One of the knocks on the Oklahoma City Thunder’s attack this season has been they’re a jump-shooting team. At a certain point, it’s expected that if you live by the jumper then you’re going to die by the jumper when those shots stop falling. However, when you look at how the Thunder actually spread around their shots on the floor, it looks like they’re just an intelligent scoring team.
Throughout the regular season, OKC maximized the value of their shots extremely well. If you’re ranking the quality of shot you can get in an NBA game, I’d put shots at the rim first, 3-pointers second, midtown (anything from the restricted area to 16 feet) shots third and long 2-pointers fourth.
While the percentages from the regular season to the playoffs have varied a little bit, they’re still pretty much right in line with how OKC attacks you. They try to get to the rim. They try to get freed up for 3-point shots. They try to get closer to the basket rather than settling inefficient 2-pointers from long range.
In trying to figure out what exactly OKC did so well in Game 1 against the Miami Heat, two things really stood out to me: transition buckets and points in the paint. These seem like really simple things to notice and maybe they are. The Thunder had a 56-40 advantage in the paint with 30 of those coming in the second half. They also held the Heat to just nine points on nine transition possessions while scoring 27 points on 22 transition possessions, themselves.
The Thunder took one of the best transition teams in the NBA (Miami was 9th in points per transition possessions on offense, 1st in defense) and turned them into a slower team that couldn’t stop anybody. About half of the Thunder’s transition possessions came on misses from midtown and long-range jumpers. OKC would secure the long rebound, fire the ball up the court and catch Miami napping as they retreated on defense. On only seven of the possessions did the Thunder attempt a jump shot. For the most part, they took the ball and tried to Team RamRod it down Miami’s collective throat.
When Miami had transition opportunities, they settled for 3-point attempts. In fact, of their nine transition possessions, they attempted 3-pointers on four of them (made one in the first quarter), attacked the basket four times and turned it over once. Not a single time did the Miami Heat draw a foul in transition, while in the regular season they managed to draw a foul 11.5% of the time in transition.
And that’s the main difference in how both teams approached the game. The Thunder decided to attack the rim like Jerome James attacks a Hometown Buffet. They just kept going back for more each time. Russell Westbrook had 11 attempts at the rim and it was because he kept going in a straight line when he had the ball. He took off in transition. He took off in isolation. He took off between the trap on a pick-and-roll.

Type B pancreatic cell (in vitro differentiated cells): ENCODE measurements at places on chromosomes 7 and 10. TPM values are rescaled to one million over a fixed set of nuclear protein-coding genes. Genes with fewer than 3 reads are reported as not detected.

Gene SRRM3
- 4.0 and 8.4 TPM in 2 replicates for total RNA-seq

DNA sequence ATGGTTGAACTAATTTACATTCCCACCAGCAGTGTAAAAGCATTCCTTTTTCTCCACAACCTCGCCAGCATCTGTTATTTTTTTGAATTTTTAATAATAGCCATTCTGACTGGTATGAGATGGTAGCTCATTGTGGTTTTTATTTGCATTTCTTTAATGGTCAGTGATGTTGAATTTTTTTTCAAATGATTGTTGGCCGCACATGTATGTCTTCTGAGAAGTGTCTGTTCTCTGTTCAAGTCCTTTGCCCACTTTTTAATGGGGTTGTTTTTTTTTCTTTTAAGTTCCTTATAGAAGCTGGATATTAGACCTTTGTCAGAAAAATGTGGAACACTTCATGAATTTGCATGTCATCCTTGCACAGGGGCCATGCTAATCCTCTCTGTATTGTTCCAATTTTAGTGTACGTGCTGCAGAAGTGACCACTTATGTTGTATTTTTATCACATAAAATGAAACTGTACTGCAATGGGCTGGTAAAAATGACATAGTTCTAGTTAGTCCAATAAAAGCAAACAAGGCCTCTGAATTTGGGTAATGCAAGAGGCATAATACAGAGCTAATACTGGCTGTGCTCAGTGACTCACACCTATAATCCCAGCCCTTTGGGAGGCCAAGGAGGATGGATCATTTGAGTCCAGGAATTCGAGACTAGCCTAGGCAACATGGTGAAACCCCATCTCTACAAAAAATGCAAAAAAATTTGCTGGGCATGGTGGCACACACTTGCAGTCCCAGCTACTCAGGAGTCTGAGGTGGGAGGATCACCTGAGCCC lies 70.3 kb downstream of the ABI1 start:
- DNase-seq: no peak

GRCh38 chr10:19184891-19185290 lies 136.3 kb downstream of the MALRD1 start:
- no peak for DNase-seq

The Thunder seemed to have a gameplan of getting into the paint first and not just stopping for the midtown jumper. Take a look at the shot distribution for OKC in Game 1 of the Finals:
OKC Game 1 Shot Distribution
At the rim: 36/77 = 46.7%
3-pointers: 17/77 = 22.1%
Long 2s: 13/77 = 16.9%
Midtown: 11/77 = 14.3%
The 3-point shooting and the long 2s are pretty much inline with how they played in the regular season and in the playoffs thus far. But where the Thunder made their biggest adjustment was instead of just stopping for pull-up jumpers, they kept going into the paint. Nearly half of their shots happened inside. They went for quality shots more often and it paid off to the tune of total domination inside.
It wasn’t just Westbrook and Durant getting to the basket either. They combined for 17 of the 36 attempts inside, while LeBron and Wade attempted 18 shots at the rim. The entire Thunder team was aggressive and that’s including the fact that James Harden had an insignificant game on offense – with just six shots total and two at the rim. The wing players attacked the lane, sucked in the defense and took advantage from failed rotations and players not dropping down to the rim by Miami.
So what’s the answer for Miami?
It could be a lot of things. Personally, I think Joel Anthony has to be on the court for Miami whenever Kendrick Perkins is out there. You might as well have someone to protect the rim if you’re going to play 4-on-5 offensively. After all, that’s what the Thunder have no problem doing with Perkins out there 20-30 minutes each game. Joel Anthony rotates well, knows how to challenge shots and will always be around the rim to attempt to protect it.
It also could just be an effort thing for Miami. There is no doubt that Durant and Westbrook did whatever they wanted on offense. They got a lot of shots that weren’t particularly difficult to manufacture. Dwyane Wade was a saloon door. LeBron James was a good defender but not nearly good enough. Shane Battier seemed to do what he can but there’s only so much athleticism, smarts and length he has to keep Kevin Durant from seeing his shot.
Maybe this is the point in which the Thunder prove to us that they’re simply too good on offense to be stopped. They showed it during the Mavs, Lakers and Spurs series. They’ve dominated the second half of games, just like they continued against Miami. However, Miami’s defense is often much better than that. They find ways to keep you away from the rim (gave up the seventh fewest attempts at the rim this season) and force you into turnovers and harder shots.
We could see a new defensive strategy from Miami that is a lot more aggressive than Game 1. We could see more traps against Durant and force the others around him to win the Finals. We could see LeBron James decide to expend his energy guarding Durant most of the night and pray Dwyane Wade is alive on offense. I’m not sure what we’ll see or what the answer for stopping the Thunder’s offense might be.
If they don’t figure it out, this “jump-shooting team” is going to continue to live at the rim.